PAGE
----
When they arrived off the island, four of the pirates went up the bay towards Maryland, and lived among the planters undiscovered. Captain Knot, though he could not, according to his principles, fight, yet he could deceive and inform. Accordingly, leaving four of the pirates on board, he went to the governor, and informed him of what passengers he had on board. They were instantly seized, and, search being made after the other four, they also were found carousing and rambling about in the country. Two Portuguese Jews, whom they had captured upon the coast of Brazil, and had brought along with them, were the principal evidences against them. The honest Quaker, at the same time, surrendered to them everything which belonged to them, and gave them presents, in place of what they had given him and his men.

            Not long after, Kennedy, cruising upon the coast of Jamaica, met with a sloop bound from Boston, with bread and flour. Upon this occasion, all those who were disposed to disperse the company, went on board, and, among the rest. Captain Kennedy, who, having been educated as a pick-pocket and a house-breaker, before he entered into the pirate service, his companions now began to entertain such a mean conception of him, that they were about to throw him overboard, saying, that he would inform upon them all, the moment he arrived in England. By solemn oaths and protestations, he, however, assuaged their rage, and they allowed him to accompany them.

            It was their misfortune to have only one man on board who knew anything of navigation, and even he proved to be a novice. Kennedy was chosen captain on account of his courage and bravery, but he was so ignorant, that he could neither read nor write. The pilot was desired to steer towards Ireland, but, instead of this, he run to the north coast of Scotland; and, having been tossed about for several days, they thrust the ship into a creek, and all went on shore, leaving her a prize to any who chose to take her.

            They passed themselves for shipwrecked mariners, and refreshed themselves at the first village; and they might have passed without detection, had it not been for their unruly and riotous manner of living. Kennedy and another man left them, and shipped for Ireland, where they arrived in safety. A few more separated, and went to London.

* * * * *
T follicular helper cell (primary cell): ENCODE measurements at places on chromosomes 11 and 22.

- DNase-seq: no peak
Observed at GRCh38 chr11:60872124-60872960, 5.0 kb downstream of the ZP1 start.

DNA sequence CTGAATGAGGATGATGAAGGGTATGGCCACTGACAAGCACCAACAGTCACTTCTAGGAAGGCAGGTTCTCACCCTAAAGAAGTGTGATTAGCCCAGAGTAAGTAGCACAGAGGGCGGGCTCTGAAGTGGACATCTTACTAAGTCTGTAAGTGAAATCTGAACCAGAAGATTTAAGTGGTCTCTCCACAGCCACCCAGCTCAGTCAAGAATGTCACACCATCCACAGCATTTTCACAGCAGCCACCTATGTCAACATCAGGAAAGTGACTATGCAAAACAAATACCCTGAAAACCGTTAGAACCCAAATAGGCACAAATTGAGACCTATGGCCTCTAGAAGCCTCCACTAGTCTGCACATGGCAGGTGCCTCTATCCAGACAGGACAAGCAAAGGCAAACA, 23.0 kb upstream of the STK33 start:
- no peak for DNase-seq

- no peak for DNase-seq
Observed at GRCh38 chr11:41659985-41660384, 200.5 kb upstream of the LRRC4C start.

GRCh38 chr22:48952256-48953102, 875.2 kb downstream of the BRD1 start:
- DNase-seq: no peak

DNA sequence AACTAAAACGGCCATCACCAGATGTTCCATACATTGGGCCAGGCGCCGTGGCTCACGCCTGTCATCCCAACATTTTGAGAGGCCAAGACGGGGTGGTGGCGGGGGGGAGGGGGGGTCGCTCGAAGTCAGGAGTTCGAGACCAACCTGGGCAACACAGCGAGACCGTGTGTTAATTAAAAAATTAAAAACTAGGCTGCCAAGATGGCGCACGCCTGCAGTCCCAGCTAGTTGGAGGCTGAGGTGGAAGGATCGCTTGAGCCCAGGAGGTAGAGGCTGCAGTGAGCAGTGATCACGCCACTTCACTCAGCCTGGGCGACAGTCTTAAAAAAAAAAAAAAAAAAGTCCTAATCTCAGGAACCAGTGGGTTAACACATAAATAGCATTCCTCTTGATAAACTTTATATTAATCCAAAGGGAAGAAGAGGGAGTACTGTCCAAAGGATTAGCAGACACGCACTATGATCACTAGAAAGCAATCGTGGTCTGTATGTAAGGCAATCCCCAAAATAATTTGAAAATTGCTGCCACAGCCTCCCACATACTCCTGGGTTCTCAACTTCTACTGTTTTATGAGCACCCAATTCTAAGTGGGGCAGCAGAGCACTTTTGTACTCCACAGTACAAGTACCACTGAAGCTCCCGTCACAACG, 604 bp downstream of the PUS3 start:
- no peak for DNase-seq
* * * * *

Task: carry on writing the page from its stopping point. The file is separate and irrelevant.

But the body of the gang continued together, and, by drinking, rioting, and debauchery, alarmed the country wherever they came. In some places, they treated the whole village, throwing away their money like stones or sand. Continuing their extravagant course, about eighteen of them were apprehended in the vicinity of Edinburgh, and, upon suspicion, thrown into prison. Two became king's evidence, and the rest were tried, condemned, and executed.

            Kennedy having wasted all his money, left Ireland, and kept an infamous house at Deptford-road. It was also supposed that he, occasionally, exacted contributions upon the highway. He was exposed to the same misfortune with all those who associate with persons of abandoned lives and dishonourable principles. One of the females in his house informed upon him as a robber; nor was she disposed to do her work partially, but, finding a man whom Kennedy had robbed, when a pirate, she took him to visit the latter in Bridewell, where he had been thrown for the robbery. He identified Kennedy, who was committed to Marshalsea prison.

            Kennedy, in order to save his life, turned king's evidence; but, though he informed upon eight or ten of his companions, only one could be found, who was a sober man, and forced into the service, and therefore pardoned. Kennedy was not so fortunate; but inasmuch as he had been an old and a notorious offender, he was condemned and executed.

            Those who remained in the Rover soon abandoned her upon the coast of the West Indies, and she was found strolling at sea, by a sloop near St. Christopher's island. The greater part of the crew met the fate they deserved.